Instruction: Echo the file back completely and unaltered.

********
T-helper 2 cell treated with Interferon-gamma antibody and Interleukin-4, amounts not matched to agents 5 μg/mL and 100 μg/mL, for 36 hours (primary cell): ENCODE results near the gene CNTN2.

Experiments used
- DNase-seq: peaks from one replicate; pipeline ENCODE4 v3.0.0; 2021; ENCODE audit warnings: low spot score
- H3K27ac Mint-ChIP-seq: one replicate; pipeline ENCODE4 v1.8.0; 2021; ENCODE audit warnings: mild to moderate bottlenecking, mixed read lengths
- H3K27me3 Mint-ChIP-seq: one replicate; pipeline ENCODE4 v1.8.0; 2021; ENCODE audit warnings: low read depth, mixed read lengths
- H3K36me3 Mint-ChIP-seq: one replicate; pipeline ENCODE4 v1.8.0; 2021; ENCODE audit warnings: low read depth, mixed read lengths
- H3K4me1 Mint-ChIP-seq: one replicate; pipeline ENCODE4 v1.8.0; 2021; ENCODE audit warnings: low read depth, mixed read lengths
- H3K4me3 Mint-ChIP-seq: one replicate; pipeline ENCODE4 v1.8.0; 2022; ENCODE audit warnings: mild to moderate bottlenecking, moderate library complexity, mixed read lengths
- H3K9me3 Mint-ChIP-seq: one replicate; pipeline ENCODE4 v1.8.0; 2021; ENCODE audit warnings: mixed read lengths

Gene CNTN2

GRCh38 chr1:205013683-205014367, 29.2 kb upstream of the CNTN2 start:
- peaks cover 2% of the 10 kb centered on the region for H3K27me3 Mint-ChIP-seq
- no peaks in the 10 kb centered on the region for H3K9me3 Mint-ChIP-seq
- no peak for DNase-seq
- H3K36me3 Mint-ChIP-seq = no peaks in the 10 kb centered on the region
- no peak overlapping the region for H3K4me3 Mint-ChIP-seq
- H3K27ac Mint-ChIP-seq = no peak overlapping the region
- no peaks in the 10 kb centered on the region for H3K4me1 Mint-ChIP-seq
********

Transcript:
T-helper 2 cell treated with Interferon-gamma antibody and Interleukin-4, amounts not matched to agents 5 μg/mL and 100 μg/mL, for 36 hours (primary cell): ENCODE results near the gene CNTN2.

Experiments used
- DNase-seq: peaks from one replicate; pipeline ENCODE4 v3.0.0; 2021; ENCODE audit warnings: low spot score
- H3K27ac Mint-ChIP-seq: one replicate; pipeline ENCODE4 v1.8.0; 2021; ENCODE audit warnings: mild to moderate bottlenecking, mixed read lengths
- H3K27me3 Mint-ChIP-seq: one replicate; pipeline ENCODE4 v1.8.0; 2021; ENCODE audit warnings: low read depth, mixed read lengths
- H3K36me3 Mint-ChIP-seq: one replicate; pipeline ENCODE4 v1.8.0; 2021; ENCODE audit warnings: low read depth, mixed read lengths
- H3K4me1 Mint-ChIP-seq: one replicate; pipeline ENCODE4 v1.8.0; 2021; ENCODE audit warnings: low read depth, mixed read lengths
- H3K4me3 Mint-ChIP-seq: one replicate; pipeline ENCODE4 v1.8.0; 2022; ENCODE audit warnings: mild to moderate bottlenecking, moderate library complexity, mixed read lengths
- H3K9me3 Mint-ChIP-seq: one replicate; pipeline ENCODE4 v1.8.0; 2021; ENCODE audit warnings: mixed read lengths

Gene CNTN2

GRCh38 chr1:205013683-205014367, 29.2 kb upstream of the CNTN2 start:
- peaks cover 2% of the 10 kb centered on the region for H3K27me3 Mint-ChIP-seq
- no peaks in the 10 kb centered on the region for H3K9me3 Mint-ChIP-seq
- no peak for DNase-seq
- H3K36me3 Mint-ChIP-seq = no peaks in the 10 kb centered on the region
- no peak overlapping the region for H3K4me3 Mint-ChIP-seq
- H3K27ac Mint-ChIP-seq = no peak overlapping the region
- no peaks in the 10 kb centered on the region for H3K4me1 Mint-ChIP-seq